tomazzzi wrote: 'To me it's a joke.
It doesn't compare in any way with a real oberheim synth.
It just sound plastic to my ears compared to the real one.
Ho sure on a single note you can make it sound " like " but once you tweak a sequence you understand the joke....'
Which exact Oberheim are you supposedly comparing it to? Oh, no, no! I don't mean only which model. I mean model and serial number. You see, if anyone tells me that some VA softsynth today doesn't sound as good as Synth X from 1979 or whenever, I say they are full of nonsense unless they will provide a serial number and preferably the original synth itself to do a comparison.
Why is this you ask? Very simple. You see, Mr tomazzzi, although it is all too popular these days to diss softsynths and claim how they don't sound like some 'original', most who do this make the fatal mistake of misunderstanding what the situation was with these hardware synths back then. I'm not surprised, though, because most 'dissers' today were in diapers 'back then' ... or perhaps not even born!
So, I'll explain: NO TWO SYNTHS OF THE SAME MODEL SOUNDED THE SAME. Yes, many of today's analogue sound lovers are completely unaware of what it is that makes analogue sound so good. Those components varied in values considerably; further, oscillators drifted subtly and sometimes greatly.
Therefore, to say the SEM V does not sound authentic is not true at all. The sound of this softsynth would fit in nicely among a room full of its hardware grandfathers. Blindfolded, you would have no idea which was which, as each sounded and behaved differently! Now, that model and serial number, please. I do assume you actually HAVE a real Obie?!?!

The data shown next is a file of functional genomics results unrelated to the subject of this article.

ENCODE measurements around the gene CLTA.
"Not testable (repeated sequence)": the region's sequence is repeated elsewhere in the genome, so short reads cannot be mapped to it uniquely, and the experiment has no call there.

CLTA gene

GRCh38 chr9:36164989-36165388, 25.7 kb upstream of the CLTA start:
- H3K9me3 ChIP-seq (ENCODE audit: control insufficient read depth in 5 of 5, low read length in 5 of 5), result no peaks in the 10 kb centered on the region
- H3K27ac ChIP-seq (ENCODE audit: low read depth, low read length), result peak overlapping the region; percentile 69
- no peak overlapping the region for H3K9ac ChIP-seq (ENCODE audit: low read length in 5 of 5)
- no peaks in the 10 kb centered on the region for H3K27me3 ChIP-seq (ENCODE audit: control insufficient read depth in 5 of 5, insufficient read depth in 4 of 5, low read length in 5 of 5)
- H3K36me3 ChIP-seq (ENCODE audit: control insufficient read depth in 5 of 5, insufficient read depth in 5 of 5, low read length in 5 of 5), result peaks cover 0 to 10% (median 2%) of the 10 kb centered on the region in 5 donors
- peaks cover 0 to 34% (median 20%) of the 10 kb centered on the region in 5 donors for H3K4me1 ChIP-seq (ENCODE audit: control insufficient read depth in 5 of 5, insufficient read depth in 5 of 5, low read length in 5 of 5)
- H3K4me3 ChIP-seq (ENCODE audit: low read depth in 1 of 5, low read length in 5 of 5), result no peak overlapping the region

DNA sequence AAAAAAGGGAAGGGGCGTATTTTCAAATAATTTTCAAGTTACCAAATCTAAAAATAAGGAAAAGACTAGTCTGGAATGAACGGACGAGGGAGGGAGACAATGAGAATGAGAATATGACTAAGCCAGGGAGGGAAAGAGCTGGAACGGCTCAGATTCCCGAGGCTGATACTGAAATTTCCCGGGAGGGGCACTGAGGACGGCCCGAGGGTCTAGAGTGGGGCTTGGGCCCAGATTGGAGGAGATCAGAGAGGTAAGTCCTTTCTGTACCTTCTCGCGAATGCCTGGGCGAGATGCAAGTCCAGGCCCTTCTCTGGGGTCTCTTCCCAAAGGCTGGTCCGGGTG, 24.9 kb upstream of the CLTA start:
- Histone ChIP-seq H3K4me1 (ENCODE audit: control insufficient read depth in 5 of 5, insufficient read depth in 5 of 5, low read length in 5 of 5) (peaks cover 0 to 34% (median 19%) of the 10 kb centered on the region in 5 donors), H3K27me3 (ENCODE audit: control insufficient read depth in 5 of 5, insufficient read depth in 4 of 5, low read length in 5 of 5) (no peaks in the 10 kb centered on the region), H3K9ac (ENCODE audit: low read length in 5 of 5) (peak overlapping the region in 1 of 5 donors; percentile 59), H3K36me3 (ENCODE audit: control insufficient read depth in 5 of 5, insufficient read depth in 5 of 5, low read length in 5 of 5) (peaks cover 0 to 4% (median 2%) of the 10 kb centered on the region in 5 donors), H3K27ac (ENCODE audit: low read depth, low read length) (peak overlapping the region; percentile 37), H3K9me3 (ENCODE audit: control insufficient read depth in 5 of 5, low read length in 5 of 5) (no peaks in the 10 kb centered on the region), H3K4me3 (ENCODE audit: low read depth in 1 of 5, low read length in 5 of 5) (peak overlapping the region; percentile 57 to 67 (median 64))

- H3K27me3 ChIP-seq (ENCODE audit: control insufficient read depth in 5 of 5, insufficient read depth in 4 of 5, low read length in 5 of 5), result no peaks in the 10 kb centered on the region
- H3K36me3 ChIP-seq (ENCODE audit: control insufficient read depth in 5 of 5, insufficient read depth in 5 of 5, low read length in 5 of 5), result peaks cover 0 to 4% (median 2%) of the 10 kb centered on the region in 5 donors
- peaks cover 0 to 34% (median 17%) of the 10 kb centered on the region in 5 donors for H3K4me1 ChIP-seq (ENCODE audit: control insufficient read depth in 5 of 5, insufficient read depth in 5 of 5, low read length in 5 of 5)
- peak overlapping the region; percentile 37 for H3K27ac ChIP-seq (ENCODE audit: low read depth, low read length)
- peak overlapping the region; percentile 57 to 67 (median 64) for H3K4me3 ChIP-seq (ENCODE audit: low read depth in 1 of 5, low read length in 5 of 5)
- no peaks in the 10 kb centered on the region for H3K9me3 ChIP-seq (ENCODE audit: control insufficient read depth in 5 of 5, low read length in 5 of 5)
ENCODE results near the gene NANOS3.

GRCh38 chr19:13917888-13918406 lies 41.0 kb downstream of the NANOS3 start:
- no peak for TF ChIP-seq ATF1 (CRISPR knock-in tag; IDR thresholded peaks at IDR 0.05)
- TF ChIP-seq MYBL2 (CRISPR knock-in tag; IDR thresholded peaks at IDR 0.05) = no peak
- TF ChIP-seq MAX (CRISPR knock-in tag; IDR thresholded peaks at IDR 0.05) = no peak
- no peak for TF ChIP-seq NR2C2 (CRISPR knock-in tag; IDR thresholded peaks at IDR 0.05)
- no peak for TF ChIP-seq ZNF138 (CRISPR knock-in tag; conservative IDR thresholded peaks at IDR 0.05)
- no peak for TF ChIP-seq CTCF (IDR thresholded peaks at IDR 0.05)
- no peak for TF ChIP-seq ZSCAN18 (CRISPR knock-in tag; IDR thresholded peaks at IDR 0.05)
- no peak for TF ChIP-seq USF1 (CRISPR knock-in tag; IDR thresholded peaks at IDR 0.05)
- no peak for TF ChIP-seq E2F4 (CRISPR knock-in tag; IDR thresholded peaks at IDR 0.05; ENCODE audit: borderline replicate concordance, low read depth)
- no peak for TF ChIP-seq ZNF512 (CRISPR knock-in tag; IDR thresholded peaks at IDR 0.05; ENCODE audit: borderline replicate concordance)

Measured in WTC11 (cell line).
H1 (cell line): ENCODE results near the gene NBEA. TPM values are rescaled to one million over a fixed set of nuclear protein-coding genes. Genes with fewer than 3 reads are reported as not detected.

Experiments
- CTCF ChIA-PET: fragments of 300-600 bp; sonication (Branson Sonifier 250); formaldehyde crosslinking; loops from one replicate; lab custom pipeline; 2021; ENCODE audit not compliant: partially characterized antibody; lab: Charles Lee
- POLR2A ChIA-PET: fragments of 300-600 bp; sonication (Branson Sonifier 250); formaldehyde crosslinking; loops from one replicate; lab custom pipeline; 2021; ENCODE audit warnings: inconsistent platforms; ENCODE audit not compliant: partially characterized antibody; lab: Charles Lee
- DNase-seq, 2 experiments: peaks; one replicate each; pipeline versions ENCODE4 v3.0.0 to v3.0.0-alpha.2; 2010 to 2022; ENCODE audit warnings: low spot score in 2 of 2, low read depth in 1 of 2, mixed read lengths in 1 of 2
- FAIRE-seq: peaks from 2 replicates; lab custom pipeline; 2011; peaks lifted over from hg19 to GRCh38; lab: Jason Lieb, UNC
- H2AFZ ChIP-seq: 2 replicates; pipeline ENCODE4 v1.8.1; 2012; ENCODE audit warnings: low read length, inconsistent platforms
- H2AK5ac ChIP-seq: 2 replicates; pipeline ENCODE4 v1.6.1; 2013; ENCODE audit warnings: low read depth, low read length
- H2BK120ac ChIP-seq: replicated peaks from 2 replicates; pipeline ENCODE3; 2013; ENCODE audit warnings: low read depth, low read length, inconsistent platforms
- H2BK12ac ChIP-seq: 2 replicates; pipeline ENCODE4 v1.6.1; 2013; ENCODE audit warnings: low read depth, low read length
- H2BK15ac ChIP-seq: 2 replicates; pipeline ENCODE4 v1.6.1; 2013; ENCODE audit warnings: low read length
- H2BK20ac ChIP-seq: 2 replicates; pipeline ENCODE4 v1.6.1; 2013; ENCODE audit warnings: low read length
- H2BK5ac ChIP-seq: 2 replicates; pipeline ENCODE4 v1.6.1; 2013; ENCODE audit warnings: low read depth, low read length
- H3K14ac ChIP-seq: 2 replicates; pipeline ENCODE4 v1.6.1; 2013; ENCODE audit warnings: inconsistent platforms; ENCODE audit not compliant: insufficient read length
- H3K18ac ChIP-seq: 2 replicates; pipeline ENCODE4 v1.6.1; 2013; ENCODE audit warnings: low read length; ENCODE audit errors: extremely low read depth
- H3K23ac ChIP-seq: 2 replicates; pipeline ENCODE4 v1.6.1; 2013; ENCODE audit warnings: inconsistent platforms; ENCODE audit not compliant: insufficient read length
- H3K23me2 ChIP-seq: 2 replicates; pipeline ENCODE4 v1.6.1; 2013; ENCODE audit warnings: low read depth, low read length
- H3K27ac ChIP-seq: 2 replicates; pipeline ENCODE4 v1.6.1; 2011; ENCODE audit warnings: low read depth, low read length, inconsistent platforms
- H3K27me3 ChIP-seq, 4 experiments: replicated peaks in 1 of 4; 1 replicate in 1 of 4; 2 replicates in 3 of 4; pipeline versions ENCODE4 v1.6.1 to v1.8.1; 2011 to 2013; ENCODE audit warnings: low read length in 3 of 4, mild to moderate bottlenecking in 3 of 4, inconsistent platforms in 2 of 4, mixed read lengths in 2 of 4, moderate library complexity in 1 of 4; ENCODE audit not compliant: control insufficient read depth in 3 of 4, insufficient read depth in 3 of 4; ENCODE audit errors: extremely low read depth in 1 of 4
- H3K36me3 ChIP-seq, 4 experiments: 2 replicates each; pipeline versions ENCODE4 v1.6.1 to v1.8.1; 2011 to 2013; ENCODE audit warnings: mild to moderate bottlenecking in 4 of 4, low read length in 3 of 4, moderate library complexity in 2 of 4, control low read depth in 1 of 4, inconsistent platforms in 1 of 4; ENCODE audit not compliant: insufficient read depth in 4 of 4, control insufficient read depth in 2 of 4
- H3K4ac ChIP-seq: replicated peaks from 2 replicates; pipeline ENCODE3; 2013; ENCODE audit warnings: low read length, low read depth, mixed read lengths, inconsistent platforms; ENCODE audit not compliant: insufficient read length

[technical note] I ought to mention that the SEM V is of the 'pre-Curtis chip' family. After the change to the Curtis chip, they began sounding much more the same from unit to unit. These are less collectible today, partly for this very reason.
Yes, the SEM V sounds just like an Obie and plays much like one, too. I should know. I was there.
I won't go into the technical details thereof, but major kudos to Arturia for this whole T.A.E. business. I realise there are other ways of approaching it these days, but for some time this was the only and best solution to creating true analogue sound out of ones and zeroes.
And no crash issues to report. It's my GF's synth on her machine and solid as a rock. Maybe check your system?